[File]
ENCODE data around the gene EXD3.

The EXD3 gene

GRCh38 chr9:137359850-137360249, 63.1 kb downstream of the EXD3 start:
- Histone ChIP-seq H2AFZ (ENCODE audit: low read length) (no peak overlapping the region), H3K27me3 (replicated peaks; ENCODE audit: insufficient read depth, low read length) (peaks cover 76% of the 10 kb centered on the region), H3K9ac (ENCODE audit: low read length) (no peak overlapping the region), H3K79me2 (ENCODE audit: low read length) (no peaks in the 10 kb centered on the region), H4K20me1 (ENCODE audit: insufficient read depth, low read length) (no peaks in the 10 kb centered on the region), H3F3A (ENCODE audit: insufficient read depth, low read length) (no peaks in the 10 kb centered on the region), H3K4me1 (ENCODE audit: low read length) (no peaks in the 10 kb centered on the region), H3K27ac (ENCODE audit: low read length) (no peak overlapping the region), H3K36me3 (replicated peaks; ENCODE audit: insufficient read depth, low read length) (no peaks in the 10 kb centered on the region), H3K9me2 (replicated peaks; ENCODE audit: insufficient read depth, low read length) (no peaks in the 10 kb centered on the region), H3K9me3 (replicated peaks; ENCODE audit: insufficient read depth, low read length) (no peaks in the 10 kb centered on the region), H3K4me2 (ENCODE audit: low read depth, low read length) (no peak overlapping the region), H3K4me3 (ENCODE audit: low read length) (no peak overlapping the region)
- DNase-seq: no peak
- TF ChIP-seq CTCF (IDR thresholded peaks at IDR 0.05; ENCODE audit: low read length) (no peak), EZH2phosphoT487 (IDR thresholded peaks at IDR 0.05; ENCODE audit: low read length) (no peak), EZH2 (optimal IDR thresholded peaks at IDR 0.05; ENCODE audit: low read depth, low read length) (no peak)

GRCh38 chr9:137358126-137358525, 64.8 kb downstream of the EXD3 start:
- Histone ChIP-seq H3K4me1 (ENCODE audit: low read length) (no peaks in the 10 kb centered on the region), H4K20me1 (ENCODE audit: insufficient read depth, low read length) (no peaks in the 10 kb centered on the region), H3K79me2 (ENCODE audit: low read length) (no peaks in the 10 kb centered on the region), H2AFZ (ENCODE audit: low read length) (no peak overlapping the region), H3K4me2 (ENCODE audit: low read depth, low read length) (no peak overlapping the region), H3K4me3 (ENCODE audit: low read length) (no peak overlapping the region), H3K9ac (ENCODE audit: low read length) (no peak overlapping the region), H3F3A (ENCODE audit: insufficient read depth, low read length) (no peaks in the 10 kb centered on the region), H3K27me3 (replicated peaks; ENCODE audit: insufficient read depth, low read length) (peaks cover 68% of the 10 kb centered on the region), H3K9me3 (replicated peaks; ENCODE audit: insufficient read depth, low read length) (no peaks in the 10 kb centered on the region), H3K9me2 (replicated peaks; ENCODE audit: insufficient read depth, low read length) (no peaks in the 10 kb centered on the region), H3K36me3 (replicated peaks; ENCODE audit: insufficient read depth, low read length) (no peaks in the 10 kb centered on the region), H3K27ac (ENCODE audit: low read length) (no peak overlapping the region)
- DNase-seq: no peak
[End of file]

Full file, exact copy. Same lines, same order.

ENCODE data around the gene EXD3.

The EXD3 gene

GRCh38 chr9:137359850-137360249, 63.1 kb downstream of the EXD3 start:
- Histone ChIP-seq H2AFZ (ENCODE audit: low read length) (no peak overlapping the region), H3K27me3 (replicated peaks; ENCODE audit: insufficient read depth, low read length) (peaks cover 76% of the 10 kb centered on the region), H3K9ac (ENCODE audit: low read length) (no peak overlapping the region), H3K79me2 (ENCODE audit: low read length) (no peaks in the 10 kb centered on the region), H4K20me1 (ENCODE audit: insufficient read depth, low read length) (no peaks in the 10 kb centered on the region), H3F3A (ENCODE audit: insufficient read depth, low read length) (no peaks in the 10 kb centered on the region), H3K4me1 (ENCODE audit: low read length) (no peaks in the 10 kb centered on the region), H3K27ac (ENCODE audit: low read length) (no peak overlapping the region), H3K36me3 (replicated peaks; ENCODE audit: insufficient read depth, low read length) (no peaks in the 10 kb centered on the region), H3K9me2 (replicated peaks; ENCODE audit: insufficient read depth, low read length) (no peaks in the 10 kb centered on the region), H3K9me3 (replicated peaks; ENCODE audit: insufficient read depth, low read length) (no peaks in the 10 kb centered on the region), H3K4me2 (ENCODE audit: low read depth, low read length) (no peak overlapping the region), H3K4me3 (ENCODE audit: low read length) (no peak overlapping the region)
- DNase-seq: no peak
- TF ChIP-seq CTCF (IDR thresholded peaks at IDR 0.05; ENCODE audit: low read length) (no peak), EZH2phosphoT487 (IDR thresholded peaks at IDR 0.05; ENCODE audit: low read length) (no peak), EZH2 (optimal IDR thresholded peaks at IDR 0.05; ENCODE audit: low read depth, low read length) (no peak)

GRCh38 chr9:137358126-137358525, 64.8 kb downstream of the EXD3 start:
- Histone ChIP-seq H3K4me1 (ENCODE audit: low read length) (no peaks in the 10 kb centered on the region), H4K20me1 (ENCODE audit: insufficient read depth, low read length) (no peaks in the 10 kb centered on the region), H3K79me2 (ENCODE audit: low read length) (no peaks in the 10 kb centered on the region), H2AFZ (ENCODE audit: low read length) (no peak overlapping the region), H3K4me2 (ENCODE audit: low read depth, low read length) (no peak overlapping the region), H3K4me3 (ENCODE audit: low read length) (no peak overlapping the region), H3K9ac (ENCODE audit: low read length) (no peak overlapping the region), H3F3A (ENCODE audit: insufficient read depth, low read length) (no peaks in the 10 kb centered on the region), H3K27me3 (replicated peaks; ENCODE audit: insufficient read depth, low read length) (peaks cover 68% of the 10 kb centered on the region), H3K9me3 (replicated peaks; ENCODE audit: insufficient read depth, low read length) (no peaks in the 10 kb centered on the region), H3K9me2 (replicated peaks; ENCODE audit: insufficient read depth, low read length) (no peaks in the 10 kb centered on the region), H3K36me3 (replicated peaks; ENCODE audit: insufficient read depth, low read length) (no peaks in the 10 kb centered on the region), H3K27ac (ENCODE audit: low read length) (no peak overlapping the region)
- DNase-seq: no peak